And onwards...

It took us some time to develop the necessary mindset or way of thinking about a patient. Even after several months, we could be caught talking about specifics rather than speculating on unconscious feelings and how these might be reflected in the doctor-patient relationship. As it was so easy to get waylaid, the group leaders would keep us on track by making enlightening comments to guide us in the right direction. If we still remained blind, they would take a more direct approach to guide us.

The strict boundaries also took some getting used to. Try as they might, a few members could never arrive on time. Turning up late also had the advantage that someone would have already volunteered to present. Although we had been told of the consequences if none of us had a patient, we did not really believe it. So, when this actually arose and the leaders insisted we sat there for the next hour in silence, we were all stunned. After several minutes, one of us could bear it no longer and asked incredulously ‘we're not really going to sit here for an hour are we?’ The rest of us silently applauded her. Unfortunately the answer was ‘yes’, and faced with this, with some difficulty, one of us eventually remembered a suitable patient. After this, we had overwhelming anxiety about having a patient ready. There was always an air of smugness around those who had presented recently, and conversely, increasing desperation in those whose unofficial ‘turn’ was coming up.

Then, as we progressed, we began to truly value the insights we gained from bringing cases to the group. Sometimes, more than one of us would have a patient we wanted to present and we would fight over the privilege rather than shy from it. In our clinical practice, we would cast a new eye over patients previously forgotten (maybe ‘overlooked’ deliberately) and re-examine why they caused us such problems. Gradually, we came to appreciate the hour and fifteen minutes on a Thursday morning as a time when we did not have to think about drug side-effects or multi-axial diagnoses and instead could reflect on our interactions with patients.

In hindsight (eating our words)

Despite our misgivings and negative feelings at the start, when we met up later to write this paper we all admitted (slightly sheepishly) to missing the group and wished it could have continued longer. We found, with surprise, that we had learnt some theory - almost through a process of ‘psychological osmosis’, as we had received little formal teaching. Individual patients' problems would illustrate difficult concepts, bringing them to life so that we understood much more clearly. Eventually, we were able to adopt some of the language and (although we were not taught specifically how to do it) even the least confident of us was able to prepare a psychological formulation for the Part I MRCPsych clinical exam.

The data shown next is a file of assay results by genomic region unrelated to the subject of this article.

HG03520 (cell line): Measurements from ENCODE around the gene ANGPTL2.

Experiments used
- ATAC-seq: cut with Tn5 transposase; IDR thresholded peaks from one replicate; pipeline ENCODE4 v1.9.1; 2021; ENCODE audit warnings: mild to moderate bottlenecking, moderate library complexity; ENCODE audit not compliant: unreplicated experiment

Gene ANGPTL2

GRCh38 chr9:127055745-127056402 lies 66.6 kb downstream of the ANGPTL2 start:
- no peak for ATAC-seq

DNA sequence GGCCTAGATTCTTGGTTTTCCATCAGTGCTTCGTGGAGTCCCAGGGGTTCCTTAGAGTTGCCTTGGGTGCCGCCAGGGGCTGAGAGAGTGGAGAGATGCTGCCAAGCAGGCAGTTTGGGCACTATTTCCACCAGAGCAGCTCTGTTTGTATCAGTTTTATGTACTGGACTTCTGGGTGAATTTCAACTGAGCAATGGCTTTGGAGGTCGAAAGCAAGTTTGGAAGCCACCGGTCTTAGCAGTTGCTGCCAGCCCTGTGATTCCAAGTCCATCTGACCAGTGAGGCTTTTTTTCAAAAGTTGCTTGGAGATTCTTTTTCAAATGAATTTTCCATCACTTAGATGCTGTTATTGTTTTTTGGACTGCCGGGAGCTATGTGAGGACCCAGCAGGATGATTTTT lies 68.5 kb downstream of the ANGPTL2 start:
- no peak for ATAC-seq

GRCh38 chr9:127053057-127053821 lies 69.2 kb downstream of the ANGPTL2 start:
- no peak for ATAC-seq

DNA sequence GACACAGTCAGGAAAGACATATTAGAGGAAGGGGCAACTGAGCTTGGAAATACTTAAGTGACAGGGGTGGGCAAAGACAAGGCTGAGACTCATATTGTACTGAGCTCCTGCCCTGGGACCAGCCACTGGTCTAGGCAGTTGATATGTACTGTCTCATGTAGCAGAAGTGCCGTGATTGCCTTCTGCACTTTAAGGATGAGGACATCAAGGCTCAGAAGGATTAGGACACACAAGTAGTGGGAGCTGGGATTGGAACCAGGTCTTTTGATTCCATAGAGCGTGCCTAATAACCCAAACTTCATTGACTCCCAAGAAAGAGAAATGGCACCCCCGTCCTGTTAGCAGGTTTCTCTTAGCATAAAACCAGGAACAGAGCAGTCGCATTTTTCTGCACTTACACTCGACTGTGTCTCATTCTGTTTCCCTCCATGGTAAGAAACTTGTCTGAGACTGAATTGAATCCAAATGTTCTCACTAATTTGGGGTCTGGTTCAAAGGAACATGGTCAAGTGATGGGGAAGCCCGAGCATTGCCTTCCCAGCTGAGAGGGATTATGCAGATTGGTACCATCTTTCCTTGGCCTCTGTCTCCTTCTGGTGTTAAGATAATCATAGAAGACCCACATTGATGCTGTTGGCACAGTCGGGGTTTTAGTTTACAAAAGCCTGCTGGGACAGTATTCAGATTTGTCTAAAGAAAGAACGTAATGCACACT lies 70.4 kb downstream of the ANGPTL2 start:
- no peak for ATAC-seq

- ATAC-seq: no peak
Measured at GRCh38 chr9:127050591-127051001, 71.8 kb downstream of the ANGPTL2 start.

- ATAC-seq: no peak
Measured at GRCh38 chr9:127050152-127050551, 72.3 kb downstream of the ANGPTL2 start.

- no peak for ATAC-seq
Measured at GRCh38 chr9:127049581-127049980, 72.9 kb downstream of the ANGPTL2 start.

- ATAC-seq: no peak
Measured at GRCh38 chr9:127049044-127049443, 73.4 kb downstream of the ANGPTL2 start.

Of course, there were some drawbacks. There were several trainees who stopped attending over the course of the year. Some left the rotation, but others may not have found the Balint group to their taste. Any form of discussion in a group setting will not suit everyone as a few may be too shy to speak. However, the group leaders encouraged all contributions and none received negative responses (at least initially). There was also quite a diverse cultural mix within the group and it may well be that some people found it unacceptable to discuss patients in this way because of their own backgrounds. Certainly in some cultures, the doctor-patient relationship is much more formal and expressing emotion is frowned upon.

Most importantly, however, our attitudes to ‘difficult’ patients had changed - not that we suddenly had a magic solution and could breeze through the ward with a satisfied smile on our collective lips. Before, we would be drawn into conflicts and experience emotions that we found shameful or embarrassing. Now we still felt the same way, but could use this to contribute to the therapeutic process. All trainees who finished the group enjoyed it and felt that the way they thought about patients had changed. The group was not hard to follow or weighed down with complicated concepts, but gave us a taste of psychotherapy training and an insight into the doctor-patient relationship. It left us not only with an interest in psychotherapy, but a drive to know more.


We would like to thank Dr Gearoid FitzGerald and Dr Michael Hunter for their helpful comments.